While a couple of U.S. states and regions like Europe are focused on a future filled with nothing but all-electric vehicles, consumers haven’t been quite so quick to trade in their ICE-powered vehicles for BEVs. EV sales have indeed risen in recent years, but still only represent a small percentage of overall automotive sales. On the flip side, U.S. hybrid vehicle market share has grown significantly as HEV and PHEV sales outpaced BEV sales in April, according to new data from IHS Markit.
Hybrids accounted for 6.1 percent of all new vehicle registrations in the U.S. in April, compared to 2.4 percent for BEVs. But this isn’t an anomaly, either – hybrid vehicle market share has more than doubled over the same time period when compared to last year, with total volume growing from 17,591 to 92,865 units. The rise in hybrid sales has also fueled overall electrification market share, which has grown by at least five percent each month for seven straight months.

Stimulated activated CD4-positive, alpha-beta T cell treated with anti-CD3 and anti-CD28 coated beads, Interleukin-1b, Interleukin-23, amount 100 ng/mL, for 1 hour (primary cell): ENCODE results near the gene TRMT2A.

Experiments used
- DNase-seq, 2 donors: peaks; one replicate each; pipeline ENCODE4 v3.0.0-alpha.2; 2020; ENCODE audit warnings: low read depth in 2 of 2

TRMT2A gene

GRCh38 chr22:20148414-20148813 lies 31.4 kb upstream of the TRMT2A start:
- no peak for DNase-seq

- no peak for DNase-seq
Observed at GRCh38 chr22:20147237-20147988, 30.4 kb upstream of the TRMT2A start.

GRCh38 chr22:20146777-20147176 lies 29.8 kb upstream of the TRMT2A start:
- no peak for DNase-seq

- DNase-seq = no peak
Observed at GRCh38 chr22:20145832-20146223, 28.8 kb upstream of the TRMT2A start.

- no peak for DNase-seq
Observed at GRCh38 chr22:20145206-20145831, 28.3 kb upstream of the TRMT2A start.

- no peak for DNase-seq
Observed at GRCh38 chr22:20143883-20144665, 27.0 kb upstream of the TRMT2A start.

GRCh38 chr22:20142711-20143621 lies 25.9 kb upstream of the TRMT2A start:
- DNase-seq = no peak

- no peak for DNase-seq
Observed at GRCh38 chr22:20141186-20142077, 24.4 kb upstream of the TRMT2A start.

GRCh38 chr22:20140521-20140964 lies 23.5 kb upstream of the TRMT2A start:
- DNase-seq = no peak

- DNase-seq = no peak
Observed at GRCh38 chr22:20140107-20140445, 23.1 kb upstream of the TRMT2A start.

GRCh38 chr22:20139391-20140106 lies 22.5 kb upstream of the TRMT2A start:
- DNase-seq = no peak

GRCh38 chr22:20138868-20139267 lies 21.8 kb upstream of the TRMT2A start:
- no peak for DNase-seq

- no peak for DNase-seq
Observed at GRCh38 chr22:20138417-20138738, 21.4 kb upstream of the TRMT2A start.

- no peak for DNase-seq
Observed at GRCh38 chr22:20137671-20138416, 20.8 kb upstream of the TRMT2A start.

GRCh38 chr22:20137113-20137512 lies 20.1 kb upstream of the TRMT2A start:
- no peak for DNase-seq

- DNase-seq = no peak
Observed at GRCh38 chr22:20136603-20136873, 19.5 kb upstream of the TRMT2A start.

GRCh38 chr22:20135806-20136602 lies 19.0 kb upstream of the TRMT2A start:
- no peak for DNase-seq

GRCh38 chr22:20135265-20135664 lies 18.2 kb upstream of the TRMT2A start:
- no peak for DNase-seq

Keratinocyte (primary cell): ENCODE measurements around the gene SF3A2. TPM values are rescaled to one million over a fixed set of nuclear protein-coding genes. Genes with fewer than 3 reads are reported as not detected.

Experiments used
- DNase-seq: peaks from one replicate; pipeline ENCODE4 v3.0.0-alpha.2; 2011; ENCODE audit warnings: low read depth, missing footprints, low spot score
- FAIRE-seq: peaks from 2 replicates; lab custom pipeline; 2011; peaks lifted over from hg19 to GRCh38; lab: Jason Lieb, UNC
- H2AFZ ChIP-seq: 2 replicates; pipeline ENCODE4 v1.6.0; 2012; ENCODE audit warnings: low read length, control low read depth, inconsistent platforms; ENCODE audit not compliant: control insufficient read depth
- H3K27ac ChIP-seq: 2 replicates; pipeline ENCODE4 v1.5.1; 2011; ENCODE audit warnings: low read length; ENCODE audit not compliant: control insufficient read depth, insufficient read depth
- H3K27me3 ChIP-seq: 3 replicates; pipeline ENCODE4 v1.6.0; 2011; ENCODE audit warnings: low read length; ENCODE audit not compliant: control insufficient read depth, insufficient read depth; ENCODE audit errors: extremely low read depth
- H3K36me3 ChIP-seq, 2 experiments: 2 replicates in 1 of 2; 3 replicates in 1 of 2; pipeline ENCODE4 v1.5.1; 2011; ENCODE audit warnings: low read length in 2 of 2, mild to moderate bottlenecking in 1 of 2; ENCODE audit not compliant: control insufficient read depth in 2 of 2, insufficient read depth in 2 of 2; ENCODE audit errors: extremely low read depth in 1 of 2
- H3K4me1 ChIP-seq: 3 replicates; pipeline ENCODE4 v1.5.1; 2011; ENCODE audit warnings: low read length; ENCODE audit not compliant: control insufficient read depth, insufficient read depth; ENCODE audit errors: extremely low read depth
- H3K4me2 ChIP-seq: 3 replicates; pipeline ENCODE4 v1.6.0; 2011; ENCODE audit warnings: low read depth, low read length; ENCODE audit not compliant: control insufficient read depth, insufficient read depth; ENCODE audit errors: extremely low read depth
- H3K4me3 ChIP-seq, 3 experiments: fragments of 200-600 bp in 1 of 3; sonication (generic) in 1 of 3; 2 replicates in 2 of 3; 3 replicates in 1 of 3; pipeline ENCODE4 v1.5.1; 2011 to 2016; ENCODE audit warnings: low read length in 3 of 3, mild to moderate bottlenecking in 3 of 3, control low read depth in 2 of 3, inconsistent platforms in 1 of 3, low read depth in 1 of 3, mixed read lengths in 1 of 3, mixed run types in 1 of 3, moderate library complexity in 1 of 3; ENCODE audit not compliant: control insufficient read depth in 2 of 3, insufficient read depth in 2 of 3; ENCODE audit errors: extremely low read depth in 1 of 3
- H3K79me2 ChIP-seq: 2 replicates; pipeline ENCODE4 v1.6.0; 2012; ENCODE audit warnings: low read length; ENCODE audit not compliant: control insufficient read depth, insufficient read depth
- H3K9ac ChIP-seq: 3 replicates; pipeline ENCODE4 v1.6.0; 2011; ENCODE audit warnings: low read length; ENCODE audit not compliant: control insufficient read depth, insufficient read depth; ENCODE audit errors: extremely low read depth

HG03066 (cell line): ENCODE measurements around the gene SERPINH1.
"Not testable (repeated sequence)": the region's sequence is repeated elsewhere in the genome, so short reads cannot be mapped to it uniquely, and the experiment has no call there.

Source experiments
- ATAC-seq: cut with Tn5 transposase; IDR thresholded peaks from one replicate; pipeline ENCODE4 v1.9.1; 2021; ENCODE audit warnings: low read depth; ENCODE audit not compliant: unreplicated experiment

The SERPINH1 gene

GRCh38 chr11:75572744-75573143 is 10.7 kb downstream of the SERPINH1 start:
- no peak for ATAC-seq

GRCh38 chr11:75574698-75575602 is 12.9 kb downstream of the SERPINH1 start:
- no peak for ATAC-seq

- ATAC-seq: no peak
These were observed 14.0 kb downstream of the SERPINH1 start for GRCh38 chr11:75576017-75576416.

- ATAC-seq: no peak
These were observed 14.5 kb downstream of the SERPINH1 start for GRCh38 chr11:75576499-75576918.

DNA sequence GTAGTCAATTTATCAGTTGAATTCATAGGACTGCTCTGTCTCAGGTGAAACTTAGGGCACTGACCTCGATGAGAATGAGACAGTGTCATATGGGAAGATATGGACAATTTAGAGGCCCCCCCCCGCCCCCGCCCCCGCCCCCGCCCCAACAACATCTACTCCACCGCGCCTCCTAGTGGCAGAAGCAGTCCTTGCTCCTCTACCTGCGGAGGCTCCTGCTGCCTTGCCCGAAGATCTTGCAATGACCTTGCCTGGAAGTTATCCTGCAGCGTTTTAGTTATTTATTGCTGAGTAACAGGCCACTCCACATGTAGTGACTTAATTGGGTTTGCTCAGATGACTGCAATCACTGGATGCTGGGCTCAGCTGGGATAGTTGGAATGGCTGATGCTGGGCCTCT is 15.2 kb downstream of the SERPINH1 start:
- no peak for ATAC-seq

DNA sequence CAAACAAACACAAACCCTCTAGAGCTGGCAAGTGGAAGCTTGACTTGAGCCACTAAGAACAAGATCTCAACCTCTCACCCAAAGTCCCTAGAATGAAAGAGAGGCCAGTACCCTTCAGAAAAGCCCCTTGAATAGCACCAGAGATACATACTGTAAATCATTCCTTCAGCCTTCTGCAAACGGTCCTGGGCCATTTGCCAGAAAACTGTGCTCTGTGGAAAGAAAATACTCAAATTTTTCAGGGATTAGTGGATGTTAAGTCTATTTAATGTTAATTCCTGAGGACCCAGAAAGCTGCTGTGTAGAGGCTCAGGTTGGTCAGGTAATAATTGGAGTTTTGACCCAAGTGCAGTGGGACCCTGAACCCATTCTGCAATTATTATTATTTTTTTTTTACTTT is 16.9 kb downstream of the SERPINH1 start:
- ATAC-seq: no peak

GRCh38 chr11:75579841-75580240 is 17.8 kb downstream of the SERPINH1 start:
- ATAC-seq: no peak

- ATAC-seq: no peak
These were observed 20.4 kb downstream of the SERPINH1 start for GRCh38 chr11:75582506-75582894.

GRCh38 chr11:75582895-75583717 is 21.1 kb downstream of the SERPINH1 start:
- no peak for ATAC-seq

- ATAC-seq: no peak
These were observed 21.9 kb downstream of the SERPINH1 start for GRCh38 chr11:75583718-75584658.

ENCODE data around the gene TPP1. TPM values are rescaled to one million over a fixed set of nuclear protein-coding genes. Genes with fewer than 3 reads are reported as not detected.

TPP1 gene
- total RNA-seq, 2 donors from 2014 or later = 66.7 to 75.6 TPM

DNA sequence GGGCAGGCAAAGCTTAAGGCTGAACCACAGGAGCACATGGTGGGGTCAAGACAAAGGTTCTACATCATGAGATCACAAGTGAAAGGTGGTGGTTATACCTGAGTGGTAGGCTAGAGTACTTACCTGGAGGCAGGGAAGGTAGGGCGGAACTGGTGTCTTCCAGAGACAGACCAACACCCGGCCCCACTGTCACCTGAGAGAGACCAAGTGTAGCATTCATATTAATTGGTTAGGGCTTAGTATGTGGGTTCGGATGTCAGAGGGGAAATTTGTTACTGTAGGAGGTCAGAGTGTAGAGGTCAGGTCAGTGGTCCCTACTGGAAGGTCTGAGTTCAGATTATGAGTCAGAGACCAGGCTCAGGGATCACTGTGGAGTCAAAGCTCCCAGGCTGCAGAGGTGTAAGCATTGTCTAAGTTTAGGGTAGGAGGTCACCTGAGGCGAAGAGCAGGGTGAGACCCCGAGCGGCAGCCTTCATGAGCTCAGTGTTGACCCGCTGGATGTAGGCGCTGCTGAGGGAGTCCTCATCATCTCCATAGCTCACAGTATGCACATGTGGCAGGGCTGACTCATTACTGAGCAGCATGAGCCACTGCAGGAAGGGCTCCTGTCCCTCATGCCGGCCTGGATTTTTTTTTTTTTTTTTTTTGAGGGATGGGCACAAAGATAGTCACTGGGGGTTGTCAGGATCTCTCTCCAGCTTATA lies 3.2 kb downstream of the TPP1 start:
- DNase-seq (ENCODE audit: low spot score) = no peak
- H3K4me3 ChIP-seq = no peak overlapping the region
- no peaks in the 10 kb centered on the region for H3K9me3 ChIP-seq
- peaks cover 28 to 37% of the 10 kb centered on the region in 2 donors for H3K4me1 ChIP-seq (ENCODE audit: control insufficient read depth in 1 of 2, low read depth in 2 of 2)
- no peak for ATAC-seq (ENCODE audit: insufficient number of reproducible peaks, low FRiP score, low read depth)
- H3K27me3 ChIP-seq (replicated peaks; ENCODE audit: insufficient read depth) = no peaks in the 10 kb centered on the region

It’s worth noting, of course, that there are far more hybrid models on sale in the U.S. than battery-electric vehicles. Regardless, these two segments attract two very different types of customers in terms of demographics. While just 34 percent of BEV buyers are aged 55 or older, 46 percent of hybrid buyers fall into that age range. For most of these customers, hybrids offer some of the benefits of electric power without the downsides, which include increased cost, inadequate infrastructure, and long charging times.
Given this data, it’s no surprise that Ford remains committed to hybrid vehicles, despite the fact that it is also investing heavily in BEVs and battery research and development. We’ve seen this in recent months with the introduction of the 2021 Ford F-150 hybrid and its 3.5L PowerBoost V6 that’s capable of powering an entire home and traveling up to 750 miles on a tank of gas, as well as the recent reveal of the 2022 Ford Maverick – which comes standard with a hybrid powertrain.